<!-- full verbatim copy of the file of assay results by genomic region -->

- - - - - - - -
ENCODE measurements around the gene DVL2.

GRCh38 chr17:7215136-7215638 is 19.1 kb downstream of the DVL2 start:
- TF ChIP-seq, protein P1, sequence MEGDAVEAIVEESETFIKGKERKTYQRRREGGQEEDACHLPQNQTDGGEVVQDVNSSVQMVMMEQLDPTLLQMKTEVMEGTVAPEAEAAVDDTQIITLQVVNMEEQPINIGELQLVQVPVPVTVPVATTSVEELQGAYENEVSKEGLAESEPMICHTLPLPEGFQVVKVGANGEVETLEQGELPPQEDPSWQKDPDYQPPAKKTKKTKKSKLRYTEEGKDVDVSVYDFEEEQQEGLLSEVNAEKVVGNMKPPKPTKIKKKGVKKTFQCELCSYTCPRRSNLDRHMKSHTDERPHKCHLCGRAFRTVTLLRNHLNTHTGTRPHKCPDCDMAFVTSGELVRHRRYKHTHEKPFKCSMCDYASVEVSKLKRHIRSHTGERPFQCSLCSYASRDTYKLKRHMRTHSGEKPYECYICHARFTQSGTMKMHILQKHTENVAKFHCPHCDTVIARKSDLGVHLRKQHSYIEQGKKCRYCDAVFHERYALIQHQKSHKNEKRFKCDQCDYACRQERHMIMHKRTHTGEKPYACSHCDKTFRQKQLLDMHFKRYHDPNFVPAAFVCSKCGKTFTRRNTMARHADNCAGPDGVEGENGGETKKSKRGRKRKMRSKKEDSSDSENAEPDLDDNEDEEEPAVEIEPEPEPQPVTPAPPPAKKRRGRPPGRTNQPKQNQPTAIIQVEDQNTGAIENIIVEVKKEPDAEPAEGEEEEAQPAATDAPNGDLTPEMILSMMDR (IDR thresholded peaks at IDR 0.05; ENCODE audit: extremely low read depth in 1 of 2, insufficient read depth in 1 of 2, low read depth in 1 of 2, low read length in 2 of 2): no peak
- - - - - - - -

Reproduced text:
ENCODE measurements around the gene DVL2.

GRCh38 chr17:7215136-7215638 is 19.1 kb downstream of the DVL2 start:
- TF ChIP-seq, protein P1, sequence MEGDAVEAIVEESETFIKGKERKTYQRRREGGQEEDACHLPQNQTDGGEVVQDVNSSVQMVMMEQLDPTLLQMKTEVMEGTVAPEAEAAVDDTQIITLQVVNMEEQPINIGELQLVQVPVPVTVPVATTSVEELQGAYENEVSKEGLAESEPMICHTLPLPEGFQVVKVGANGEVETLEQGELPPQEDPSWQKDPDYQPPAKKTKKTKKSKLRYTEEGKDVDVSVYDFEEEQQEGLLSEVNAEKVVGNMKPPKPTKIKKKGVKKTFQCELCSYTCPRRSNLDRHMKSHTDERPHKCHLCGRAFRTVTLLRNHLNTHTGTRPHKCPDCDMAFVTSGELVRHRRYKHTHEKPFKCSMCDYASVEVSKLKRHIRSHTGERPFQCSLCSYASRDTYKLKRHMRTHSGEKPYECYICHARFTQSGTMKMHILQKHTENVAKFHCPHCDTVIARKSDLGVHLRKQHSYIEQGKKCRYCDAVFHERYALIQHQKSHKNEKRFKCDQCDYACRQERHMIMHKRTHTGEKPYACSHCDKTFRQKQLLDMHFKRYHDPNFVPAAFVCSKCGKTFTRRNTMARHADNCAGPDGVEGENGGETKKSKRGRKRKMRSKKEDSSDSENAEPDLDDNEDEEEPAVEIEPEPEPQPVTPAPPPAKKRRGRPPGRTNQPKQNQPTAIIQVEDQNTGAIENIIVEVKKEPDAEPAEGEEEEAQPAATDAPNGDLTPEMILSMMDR (IDR thresholded peaks at IDR 0.05; ENCODE audit: extremely low read depth in 1 of 2, insufficient read depth in 1 of 2, low read depth in 1 of 2, low read length in 2 of 2): no peak